In this case, the technology covered by the patents was fairly subtle — covering the look and feel of the Apple iPhone and tablets and features such as bounce back control of images on the display screen. Nevertheless, due to the jurors’ high-tech pedigrees they were able to find overwhelmingly in favor of the well known technology leader Apple — not a “me too” outfit.
As is the case of many people living in the Northern District of California, including the Silicon Valley; this trial held in San Jose attracted technologically savvy people for the jury.
The foreman, Hogan, is a 67-year old retired engineer who had worked with computer hard drive technology for Memorex, Inc., Storage Technology Inc. and Digital Equipment Corp. Hogan is also the inventor of U.S. Patent No. 7,352,953 for “Method and Apparatus for Recording and Storing Video Information.”
On a nationwide basis, it is rare to find a juror who has a rudimentary understanding of a patent. It is yet another matter entirely to find a juror such as Hogan, who has invented an apparatus for a wireless keyboard and software that enables a user to access the web and email services, download new coder/decoder software and order a movie on demand. In view of his background, it is quite clear why Hogan was nominated the foreman of this jury.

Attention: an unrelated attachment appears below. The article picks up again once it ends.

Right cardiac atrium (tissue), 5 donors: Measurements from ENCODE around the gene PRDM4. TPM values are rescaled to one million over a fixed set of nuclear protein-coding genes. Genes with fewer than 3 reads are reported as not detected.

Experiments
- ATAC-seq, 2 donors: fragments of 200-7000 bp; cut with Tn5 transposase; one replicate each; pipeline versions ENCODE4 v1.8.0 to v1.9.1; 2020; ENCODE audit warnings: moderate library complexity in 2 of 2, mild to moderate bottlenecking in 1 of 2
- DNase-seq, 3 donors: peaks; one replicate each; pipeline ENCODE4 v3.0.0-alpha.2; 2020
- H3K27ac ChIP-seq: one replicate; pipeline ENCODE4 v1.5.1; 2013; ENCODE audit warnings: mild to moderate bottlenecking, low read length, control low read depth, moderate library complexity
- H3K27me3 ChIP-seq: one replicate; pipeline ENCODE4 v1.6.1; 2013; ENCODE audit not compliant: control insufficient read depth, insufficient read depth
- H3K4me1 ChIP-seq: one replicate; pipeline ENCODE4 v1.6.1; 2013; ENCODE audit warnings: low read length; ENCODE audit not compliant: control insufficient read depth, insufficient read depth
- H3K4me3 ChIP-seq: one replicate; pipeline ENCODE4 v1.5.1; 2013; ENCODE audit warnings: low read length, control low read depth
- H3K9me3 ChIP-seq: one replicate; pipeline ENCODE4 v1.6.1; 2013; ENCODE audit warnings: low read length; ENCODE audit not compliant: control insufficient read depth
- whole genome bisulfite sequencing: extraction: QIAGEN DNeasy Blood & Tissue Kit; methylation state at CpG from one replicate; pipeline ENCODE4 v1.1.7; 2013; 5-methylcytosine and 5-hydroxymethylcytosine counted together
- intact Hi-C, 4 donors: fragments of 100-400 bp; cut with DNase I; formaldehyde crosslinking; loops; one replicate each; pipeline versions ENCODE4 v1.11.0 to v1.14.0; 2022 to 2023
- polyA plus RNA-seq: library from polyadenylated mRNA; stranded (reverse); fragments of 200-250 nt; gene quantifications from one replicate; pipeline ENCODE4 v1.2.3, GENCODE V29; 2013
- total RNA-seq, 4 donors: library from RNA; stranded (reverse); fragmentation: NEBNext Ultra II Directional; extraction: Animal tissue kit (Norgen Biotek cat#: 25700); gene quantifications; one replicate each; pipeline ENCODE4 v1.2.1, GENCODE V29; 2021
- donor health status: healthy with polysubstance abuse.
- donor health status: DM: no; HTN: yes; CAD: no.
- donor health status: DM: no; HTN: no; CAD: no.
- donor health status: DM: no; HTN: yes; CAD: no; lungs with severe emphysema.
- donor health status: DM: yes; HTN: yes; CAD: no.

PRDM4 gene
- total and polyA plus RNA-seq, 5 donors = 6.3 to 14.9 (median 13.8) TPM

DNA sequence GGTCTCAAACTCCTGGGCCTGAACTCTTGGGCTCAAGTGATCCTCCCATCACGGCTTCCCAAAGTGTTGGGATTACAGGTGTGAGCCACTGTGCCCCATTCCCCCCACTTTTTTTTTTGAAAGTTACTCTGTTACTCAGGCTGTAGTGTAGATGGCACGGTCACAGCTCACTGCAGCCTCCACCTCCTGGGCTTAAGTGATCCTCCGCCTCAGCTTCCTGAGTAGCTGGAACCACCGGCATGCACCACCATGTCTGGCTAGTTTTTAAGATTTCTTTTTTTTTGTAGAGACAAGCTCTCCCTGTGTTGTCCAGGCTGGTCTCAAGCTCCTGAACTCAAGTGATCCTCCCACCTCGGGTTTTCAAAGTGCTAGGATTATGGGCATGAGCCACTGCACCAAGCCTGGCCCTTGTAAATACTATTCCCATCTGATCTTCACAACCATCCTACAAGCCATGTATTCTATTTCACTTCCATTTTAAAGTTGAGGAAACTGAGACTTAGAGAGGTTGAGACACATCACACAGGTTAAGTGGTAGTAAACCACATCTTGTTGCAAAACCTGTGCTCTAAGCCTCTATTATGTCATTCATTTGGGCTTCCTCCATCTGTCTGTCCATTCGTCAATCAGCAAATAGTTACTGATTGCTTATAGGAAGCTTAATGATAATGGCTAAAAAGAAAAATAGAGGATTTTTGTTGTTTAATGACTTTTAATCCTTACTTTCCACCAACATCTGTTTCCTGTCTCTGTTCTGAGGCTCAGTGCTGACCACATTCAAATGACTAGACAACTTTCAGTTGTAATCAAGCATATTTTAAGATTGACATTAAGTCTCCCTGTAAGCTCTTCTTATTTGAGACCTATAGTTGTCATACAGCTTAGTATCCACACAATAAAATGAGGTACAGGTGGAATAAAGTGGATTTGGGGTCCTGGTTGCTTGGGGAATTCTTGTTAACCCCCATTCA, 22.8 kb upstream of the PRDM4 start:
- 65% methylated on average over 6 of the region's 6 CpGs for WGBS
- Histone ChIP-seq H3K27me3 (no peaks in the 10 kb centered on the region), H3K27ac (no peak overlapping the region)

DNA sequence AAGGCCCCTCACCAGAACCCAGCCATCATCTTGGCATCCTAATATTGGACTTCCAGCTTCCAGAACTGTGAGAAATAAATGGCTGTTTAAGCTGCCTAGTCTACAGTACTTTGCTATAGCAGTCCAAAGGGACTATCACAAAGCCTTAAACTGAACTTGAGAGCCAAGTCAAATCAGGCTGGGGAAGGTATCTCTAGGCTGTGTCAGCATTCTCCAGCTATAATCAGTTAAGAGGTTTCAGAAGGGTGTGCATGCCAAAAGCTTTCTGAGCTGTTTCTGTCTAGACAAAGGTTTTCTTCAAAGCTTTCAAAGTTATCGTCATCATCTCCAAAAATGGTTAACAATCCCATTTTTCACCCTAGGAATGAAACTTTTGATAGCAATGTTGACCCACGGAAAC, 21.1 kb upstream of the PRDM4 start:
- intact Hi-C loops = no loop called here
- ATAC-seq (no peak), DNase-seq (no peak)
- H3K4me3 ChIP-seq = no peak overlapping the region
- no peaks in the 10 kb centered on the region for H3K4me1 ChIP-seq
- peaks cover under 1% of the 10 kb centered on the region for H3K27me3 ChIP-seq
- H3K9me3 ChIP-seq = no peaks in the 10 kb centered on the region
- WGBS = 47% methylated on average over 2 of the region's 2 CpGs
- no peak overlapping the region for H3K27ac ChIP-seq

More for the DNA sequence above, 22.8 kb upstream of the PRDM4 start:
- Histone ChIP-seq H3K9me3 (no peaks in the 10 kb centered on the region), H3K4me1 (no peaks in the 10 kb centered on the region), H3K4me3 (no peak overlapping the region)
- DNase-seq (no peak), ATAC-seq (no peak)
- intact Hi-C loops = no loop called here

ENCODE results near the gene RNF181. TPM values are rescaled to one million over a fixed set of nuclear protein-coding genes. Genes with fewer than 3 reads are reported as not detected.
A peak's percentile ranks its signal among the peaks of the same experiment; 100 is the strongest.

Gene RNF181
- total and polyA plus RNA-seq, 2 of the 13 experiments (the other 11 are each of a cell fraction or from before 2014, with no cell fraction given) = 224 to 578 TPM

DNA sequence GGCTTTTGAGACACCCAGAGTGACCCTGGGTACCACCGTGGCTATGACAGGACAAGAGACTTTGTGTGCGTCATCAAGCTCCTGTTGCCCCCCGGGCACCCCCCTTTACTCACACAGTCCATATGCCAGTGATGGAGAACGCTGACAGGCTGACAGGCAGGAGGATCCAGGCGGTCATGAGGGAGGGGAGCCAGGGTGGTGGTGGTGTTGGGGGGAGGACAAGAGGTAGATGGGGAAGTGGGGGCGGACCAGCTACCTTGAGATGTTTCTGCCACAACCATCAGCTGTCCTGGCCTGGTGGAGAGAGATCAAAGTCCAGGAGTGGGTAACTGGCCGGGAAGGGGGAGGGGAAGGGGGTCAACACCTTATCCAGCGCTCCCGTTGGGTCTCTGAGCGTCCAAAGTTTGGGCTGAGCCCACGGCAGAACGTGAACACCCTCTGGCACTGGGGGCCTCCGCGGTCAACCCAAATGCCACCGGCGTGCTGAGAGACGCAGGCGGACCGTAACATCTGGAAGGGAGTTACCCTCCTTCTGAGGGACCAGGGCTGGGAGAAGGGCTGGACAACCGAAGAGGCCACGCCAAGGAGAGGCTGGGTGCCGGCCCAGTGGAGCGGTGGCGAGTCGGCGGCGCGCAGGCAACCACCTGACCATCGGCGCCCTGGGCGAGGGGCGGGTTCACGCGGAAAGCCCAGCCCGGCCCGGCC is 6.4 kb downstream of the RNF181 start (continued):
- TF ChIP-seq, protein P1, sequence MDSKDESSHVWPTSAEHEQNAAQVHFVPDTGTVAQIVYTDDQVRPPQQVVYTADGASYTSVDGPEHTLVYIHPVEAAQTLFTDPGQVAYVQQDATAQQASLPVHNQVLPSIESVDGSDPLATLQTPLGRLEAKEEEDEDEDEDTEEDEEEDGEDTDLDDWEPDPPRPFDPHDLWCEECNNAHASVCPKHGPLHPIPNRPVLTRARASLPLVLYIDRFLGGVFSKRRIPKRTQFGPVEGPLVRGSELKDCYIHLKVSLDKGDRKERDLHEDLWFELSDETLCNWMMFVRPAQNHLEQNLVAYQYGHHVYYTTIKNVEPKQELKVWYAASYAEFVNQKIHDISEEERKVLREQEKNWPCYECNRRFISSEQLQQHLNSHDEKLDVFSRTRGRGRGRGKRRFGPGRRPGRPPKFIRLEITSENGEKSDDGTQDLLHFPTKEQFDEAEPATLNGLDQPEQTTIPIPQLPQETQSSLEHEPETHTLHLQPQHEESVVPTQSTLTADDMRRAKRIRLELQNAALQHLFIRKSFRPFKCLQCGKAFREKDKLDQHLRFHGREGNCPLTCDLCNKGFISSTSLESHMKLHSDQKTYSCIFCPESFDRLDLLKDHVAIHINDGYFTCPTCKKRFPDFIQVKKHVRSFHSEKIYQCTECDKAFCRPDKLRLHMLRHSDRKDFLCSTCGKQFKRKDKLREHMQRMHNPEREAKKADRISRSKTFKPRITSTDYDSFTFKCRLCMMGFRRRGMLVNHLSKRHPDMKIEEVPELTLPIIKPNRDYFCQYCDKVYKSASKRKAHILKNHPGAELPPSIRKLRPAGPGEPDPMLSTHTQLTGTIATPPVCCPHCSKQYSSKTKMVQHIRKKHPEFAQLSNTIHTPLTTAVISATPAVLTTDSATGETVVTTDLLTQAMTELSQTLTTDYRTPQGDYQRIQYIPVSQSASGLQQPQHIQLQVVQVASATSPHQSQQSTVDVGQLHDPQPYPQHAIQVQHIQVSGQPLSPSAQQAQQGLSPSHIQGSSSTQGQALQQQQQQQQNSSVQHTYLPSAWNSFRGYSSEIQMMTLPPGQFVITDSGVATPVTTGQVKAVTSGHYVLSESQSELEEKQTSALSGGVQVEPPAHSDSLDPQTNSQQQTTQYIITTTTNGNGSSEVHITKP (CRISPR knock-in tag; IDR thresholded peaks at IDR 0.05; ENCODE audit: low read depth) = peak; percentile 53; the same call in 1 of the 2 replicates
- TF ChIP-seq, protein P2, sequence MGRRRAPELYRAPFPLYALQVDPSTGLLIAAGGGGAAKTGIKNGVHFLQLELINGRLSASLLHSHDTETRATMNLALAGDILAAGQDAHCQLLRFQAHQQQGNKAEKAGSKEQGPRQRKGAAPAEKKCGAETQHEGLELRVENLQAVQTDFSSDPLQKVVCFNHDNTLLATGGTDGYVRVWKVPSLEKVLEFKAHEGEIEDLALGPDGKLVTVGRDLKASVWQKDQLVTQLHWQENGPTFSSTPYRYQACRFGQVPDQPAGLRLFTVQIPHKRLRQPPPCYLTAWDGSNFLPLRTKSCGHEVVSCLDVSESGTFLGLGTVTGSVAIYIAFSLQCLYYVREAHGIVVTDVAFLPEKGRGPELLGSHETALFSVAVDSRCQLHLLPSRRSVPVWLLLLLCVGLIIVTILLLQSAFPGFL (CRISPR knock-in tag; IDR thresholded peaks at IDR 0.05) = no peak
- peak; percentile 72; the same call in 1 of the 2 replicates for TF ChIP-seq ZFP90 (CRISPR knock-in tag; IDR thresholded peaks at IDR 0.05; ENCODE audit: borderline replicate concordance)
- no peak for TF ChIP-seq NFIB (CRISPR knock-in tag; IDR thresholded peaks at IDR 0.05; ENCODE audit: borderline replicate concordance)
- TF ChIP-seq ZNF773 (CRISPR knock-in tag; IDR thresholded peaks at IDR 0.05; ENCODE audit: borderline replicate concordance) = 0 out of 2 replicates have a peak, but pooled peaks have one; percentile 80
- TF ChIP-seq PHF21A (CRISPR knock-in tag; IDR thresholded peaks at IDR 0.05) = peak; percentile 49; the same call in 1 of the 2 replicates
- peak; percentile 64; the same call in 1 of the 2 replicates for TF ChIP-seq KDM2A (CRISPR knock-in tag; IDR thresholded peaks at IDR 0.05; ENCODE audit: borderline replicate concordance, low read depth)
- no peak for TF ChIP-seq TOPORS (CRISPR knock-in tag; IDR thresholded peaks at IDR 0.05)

Following the trial, Hogan could have been mistaken for one of the Apple or Samsung patent litigators when he said, “For any patent to be valid, whether it be utility or design, all of the claims and the limitations have to be taken in an entirety.”3
Hogan was referring to the unusual process by which patents are analyzed to determine a patent’s validity when being compared to the prior art (e.g. prior technology available before the filing of the patent), to determine whether the claimed invention is depicted or described in a prior device.